As the bad news mounts, a Bush win is no certainty

Campaign: Questions about 9/11, an uncertain economy and Medicare woes are leading even some Republicans to wonder if he will stay on the job.

Election 2004

March 27, 2004|By Paul West | Paul West,SUN NATIONAL STAFF

WASHINGTON - For President Bush, running neck-and-neck to keep his job, the news just seems to get worse.

Consider this week: Gasoline prices hit a record high. Stocks fell to a yearly low. Medicare's fiscal prognosis worsened, in part from Bush's reform plan. Israel killed a top Palestinian, stirring fears of anti-U.S. retaliation. And the president's leadership in the war on terrorism, the core theme of his re-election, came under withering fire from a former White House counterterrorism chief.

All of that was on top of slumping consumer confidence, a sluggish labor market, a huge federal budget deficit, an increasing body count in Iraq and the failure to find either Saddam Hussein's weapons of mass destruction or Osama bin Laden.

Bush and his campaign strategists "are being dealt a pretty tough hand," said Rich Bond, who served as Republican National Committee chairman in 1992, when Bush's father was denied re-election.

The president may be hurting, but he has many more chips to play than his Democratic challenger. Bush had $110 million in campaign cash to spend when this month began. Sen. John Kerry had only $2.4 million (and debts of $7.7 million). And the election is still more than 30 weeks away.

Democrats, unusually united by a desire to regain power, settled their nomination fight earlier than ever and launched a marathon drive to oust the president. Bush's job approval ratings, a key measure of electability, are edging below the 50 percent mark, historically a worrisome sign for an incumbent.

Last month, a Gallup/CNN/USA Today poll showed Kerry leading Bush by 12 percentage points. None of the last seven presidents who trailed his challenger after January of the election year in Gallup polling was re-elected, Frank Newport of Gallup has noted.

A new opinion survey by Democratic pollster Stanley Greenberg showed Bush pulling ahead by three points, indicating that the president's counterattack was working. But conservative columnist Robert Novak, in his latest newsletter, projected that Bush would still lose the electoral vote if the election were held today.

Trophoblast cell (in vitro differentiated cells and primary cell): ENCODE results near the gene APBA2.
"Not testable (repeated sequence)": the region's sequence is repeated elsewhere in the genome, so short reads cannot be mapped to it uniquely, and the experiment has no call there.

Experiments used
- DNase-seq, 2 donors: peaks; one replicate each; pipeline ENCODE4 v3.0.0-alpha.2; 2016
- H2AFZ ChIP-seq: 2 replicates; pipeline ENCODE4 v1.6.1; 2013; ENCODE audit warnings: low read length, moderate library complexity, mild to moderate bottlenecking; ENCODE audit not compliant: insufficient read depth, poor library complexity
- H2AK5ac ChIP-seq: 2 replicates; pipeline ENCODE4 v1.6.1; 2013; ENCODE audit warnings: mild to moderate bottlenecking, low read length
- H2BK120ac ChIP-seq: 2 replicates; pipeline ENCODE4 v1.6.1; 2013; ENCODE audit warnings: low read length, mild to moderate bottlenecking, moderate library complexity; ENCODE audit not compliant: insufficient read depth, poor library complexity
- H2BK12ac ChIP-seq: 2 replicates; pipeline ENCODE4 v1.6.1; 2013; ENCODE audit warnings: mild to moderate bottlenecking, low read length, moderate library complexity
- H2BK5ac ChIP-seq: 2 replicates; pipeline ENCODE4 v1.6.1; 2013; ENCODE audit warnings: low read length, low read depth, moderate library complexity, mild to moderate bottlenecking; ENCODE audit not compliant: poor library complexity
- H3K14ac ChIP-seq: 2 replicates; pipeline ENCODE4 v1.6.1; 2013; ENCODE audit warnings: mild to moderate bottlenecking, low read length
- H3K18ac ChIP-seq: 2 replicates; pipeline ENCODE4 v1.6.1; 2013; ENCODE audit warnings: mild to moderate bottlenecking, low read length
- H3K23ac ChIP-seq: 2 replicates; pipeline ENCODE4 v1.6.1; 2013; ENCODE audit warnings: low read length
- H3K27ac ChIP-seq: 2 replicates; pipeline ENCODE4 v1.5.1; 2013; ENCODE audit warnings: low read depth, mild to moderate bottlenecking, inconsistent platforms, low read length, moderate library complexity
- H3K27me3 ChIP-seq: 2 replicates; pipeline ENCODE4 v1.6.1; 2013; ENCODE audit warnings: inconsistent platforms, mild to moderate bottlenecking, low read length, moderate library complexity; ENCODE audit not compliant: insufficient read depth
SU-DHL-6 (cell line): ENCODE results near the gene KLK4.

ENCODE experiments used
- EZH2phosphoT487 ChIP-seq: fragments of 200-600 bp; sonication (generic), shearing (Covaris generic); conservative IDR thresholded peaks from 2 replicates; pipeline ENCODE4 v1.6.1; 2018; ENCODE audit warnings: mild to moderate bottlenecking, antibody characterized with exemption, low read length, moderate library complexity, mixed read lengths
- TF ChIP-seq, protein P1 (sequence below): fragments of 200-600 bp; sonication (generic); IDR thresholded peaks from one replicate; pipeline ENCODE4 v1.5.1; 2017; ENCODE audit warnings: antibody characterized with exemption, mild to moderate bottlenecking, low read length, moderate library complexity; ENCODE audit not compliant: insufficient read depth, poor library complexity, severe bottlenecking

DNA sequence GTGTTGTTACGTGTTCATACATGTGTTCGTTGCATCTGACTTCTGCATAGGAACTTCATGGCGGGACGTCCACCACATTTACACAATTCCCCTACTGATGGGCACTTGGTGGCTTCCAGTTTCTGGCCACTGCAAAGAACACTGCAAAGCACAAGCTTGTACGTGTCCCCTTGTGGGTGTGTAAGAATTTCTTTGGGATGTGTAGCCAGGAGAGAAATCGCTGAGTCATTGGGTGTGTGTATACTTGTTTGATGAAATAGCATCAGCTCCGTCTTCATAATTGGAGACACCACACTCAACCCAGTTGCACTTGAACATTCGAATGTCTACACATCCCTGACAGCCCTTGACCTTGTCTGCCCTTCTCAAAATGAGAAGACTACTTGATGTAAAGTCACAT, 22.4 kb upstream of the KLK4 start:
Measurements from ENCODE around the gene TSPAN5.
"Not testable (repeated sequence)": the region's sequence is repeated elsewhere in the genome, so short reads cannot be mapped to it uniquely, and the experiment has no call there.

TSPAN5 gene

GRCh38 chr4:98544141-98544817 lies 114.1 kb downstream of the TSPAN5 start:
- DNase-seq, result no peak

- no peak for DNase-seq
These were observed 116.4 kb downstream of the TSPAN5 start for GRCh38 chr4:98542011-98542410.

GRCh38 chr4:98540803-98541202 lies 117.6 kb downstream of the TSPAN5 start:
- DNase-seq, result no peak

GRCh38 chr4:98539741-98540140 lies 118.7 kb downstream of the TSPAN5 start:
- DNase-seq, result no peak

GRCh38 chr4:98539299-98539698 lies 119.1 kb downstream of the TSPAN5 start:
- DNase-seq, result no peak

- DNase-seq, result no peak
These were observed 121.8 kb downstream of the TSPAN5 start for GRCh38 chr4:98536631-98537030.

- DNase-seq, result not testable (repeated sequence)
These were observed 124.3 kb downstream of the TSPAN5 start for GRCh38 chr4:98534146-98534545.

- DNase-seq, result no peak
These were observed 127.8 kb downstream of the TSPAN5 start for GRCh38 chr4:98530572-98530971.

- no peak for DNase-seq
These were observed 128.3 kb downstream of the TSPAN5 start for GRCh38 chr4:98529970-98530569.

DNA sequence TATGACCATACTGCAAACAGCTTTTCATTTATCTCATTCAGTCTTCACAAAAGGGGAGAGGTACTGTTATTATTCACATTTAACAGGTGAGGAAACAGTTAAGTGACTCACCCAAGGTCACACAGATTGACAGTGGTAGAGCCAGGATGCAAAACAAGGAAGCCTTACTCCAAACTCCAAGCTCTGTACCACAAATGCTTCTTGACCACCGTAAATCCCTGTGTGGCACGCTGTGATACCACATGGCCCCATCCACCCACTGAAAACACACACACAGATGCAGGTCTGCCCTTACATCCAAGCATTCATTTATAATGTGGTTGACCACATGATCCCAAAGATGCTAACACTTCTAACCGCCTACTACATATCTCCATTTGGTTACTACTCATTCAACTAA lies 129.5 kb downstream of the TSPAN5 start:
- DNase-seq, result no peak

So is Bush's glass half-empty or half-full?

"You can argue that he's doing pretty well, given the bad conditions under which he's found himself in this first quarter of 2004," said pollster Andrew Kohut of the Pew Research Center for the People and the Press. "But you can also argue that these numbers suggest that he is vulnerable."

Bush's re-election prospects aren't as bright as Bill Clinton's or Ronald Reagan's were at this point in the years when they won second terms. But they're not as bleak, either, as those of his father and Jimmy Carter, both of whom lost.

Even supporters acknowledge that some of Bush's problems are of his own making. A leading example: the administration's failure to provide an accurate cost figure for its Medicare prescription drug plan.

While the president's campaign organization gets high marks from Republican politicians, his White House communications operation is often criticized. Among its shortcomings: an election-year State of the Union speech that was widely seen as falling flat and Bush's lackluster performance in last month's Meet the Press interview that some Republicans saw as a missed opportunity.

"They did a better job when Karen Hughes was there," said Jim Lake, a former campaign aide to Ronald Reagan and Bush's father, referring to the powerful White House communications director who returned to Texas for family reasons in 2002. Hughes is expected to rejoin Bush's campaign full time this fall.

Gauging the extent of Bush's vulnerability is particularly difficult amid the torrid debate over his pre-Sept. 11 terrorism policy.

Republican pollster Ed Goeas, whose firm is advising the Bush campaign, said the "Sept. 11 factor, the belief that he's a strong leader" is "a buffer" that has helped Bush override the nation's pessimistic mood. Polls show that most Americans are dissatisfied with the way things are going in the country, another danger sign for incumbents.

Bush's advantage on fighting terrorism could be eroded by the highly publicized Sept. 11 commission hearings and accusations from former White House aide Richard A. Clarke that Bush was lax in confronting the al-Qaida threat during his first eight months in office.

At the very least, this week was a reminder that events beyond the president's control - or Kerry's, for that matter - could decide the election.

Republicans wanted the Sept. 11 panel's final report released as early as possible, to minimize election damage from any criticism of the administration. Instead, after the Republican Congress grudgingly granted a two-month extension, the report is due on July 26, the same day the Democratic National Convention opens in Boston.

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